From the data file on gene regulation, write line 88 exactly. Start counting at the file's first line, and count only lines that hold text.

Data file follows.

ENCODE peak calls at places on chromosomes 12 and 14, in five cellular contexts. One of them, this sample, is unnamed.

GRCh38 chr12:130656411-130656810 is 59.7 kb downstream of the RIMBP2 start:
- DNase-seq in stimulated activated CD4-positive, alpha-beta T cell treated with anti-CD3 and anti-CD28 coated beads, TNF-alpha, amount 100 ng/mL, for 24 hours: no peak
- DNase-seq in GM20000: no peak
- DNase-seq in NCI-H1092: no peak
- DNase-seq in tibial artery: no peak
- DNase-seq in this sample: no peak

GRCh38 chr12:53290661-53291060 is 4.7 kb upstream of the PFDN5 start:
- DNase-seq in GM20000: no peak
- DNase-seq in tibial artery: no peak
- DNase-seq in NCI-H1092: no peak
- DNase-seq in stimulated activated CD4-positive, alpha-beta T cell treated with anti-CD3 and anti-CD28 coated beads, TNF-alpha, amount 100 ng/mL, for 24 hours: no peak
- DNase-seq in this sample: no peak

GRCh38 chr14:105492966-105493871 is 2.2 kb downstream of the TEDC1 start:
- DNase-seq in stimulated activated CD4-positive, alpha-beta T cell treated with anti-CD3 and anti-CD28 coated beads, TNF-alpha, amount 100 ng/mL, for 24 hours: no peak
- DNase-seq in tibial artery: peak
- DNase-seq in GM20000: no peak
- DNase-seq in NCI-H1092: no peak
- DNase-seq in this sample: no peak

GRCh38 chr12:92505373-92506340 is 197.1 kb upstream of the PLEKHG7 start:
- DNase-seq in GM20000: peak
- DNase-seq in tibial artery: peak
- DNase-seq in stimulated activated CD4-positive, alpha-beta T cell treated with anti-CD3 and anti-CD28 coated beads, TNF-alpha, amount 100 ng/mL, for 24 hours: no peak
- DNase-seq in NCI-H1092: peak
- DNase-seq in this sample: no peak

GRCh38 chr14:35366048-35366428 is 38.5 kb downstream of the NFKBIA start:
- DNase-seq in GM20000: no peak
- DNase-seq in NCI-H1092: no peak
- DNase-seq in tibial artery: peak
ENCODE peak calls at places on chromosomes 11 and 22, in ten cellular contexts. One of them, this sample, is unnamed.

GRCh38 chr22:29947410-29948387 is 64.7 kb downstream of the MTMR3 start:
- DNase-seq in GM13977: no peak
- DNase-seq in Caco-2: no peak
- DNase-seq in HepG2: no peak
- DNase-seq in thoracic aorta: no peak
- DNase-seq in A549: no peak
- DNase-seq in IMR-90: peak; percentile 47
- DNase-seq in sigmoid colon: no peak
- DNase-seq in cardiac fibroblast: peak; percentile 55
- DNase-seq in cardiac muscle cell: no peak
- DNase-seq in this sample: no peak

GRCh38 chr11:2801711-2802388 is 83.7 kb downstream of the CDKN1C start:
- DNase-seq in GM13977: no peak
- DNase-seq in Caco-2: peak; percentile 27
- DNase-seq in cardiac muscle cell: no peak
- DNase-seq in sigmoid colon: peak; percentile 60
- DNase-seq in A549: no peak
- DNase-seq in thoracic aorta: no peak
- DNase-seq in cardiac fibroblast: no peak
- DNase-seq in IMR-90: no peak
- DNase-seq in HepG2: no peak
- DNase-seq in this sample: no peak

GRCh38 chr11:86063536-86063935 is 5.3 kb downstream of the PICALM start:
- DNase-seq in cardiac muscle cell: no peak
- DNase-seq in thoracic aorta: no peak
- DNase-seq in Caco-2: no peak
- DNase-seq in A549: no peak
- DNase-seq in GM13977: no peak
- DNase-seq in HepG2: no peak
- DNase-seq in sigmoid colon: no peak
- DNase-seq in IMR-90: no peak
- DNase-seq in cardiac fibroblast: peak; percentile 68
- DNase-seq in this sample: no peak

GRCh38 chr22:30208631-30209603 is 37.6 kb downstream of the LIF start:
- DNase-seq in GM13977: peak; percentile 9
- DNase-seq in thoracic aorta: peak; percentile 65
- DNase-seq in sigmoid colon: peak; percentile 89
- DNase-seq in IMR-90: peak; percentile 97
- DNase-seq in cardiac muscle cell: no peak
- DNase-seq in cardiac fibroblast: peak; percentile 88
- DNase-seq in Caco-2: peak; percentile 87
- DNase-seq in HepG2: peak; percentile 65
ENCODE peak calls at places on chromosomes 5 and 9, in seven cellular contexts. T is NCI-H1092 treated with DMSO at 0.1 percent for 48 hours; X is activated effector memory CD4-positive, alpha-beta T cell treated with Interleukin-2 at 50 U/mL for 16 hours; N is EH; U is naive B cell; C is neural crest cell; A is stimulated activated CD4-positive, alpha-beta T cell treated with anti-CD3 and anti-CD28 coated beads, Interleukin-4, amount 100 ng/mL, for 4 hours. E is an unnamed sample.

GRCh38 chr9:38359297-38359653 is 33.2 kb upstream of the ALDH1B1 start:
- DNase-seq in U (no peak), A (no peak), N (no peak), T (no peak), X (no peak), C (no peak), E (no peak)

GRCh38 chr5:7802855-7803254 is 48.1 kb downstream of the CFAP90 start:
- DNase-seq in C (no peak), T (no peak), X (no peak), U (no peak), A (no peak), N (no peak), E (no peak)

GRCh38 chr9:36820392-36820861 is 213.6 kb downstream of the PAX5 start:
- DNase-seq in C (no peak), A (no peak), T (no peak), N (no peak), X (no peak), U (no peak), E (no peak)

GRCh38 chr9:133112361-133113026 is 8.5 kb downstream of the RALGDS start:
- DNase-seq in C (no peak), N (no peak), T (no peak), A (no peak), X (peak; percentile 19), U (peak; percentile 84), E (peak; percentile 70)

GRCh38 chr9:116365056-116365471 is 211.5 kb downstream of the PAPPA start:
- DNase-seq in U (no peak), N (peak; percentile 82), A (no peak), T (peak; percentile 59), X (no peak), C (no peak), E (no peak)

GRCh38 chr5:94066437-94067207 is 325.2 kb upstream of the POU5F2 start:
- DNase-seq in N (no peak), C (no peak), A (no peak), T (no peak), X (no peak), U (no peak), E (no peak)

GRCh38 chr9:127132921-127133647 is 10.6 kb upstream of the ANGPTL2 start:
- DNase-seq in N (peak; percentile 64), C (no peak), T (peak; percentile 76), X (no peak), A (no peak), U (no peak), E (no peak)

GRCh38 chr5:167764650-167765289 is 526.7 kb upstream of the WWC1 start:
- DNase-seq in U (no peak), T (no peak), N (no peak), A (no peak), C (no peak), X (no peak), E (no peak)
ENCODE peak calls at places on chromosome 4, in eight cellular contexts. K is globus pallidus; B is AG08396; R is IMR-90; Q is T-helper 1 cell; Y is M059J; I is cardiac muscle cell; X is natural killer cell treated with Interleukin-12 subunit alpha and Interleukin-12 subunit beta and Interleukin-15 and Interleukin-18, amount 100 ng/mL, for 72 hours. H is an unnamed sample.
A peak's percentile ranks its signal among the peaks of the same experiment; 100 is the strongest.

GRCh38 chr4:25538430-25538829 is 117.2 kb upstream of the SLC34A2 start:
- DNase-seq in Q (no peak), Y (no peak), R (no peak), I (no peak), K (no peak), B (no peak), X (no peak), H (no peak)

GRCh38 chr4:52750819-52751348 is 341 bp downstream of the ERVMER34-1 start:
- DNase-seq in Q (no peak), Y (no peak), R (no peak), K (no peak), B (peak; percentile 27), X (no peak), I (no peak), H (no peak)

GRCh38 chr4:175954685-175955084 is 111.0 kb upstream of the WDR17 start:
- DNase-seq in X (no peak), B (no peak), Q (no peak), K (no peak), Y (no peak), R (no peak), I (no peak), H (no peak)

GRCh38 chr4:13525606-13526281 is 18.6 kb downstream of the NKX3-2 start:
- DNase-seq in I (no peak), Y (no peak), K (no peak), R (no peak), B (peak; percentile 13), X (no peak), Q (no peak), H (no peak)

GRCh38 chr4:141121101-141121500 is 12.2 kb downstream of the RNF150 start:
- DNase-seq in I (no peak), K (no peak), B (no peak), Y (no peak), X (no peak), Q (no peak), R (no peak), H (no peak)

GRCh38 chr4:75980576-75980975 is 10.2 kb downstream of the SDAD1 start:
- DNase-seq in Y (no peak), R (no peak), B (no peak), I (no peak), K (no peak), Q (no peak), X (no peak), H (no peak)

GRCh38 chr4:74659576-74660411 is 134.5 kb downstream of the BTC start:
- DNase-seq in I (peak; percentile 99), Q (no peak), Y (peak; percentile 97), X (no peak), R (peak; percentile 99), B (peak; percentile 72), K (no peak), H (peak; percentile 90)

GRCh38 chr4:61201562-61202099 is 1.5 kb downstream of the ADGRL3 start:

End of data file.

GRCh38 chr5:167764650-167765289 is 526.7 kb upstream of the WWC1 start: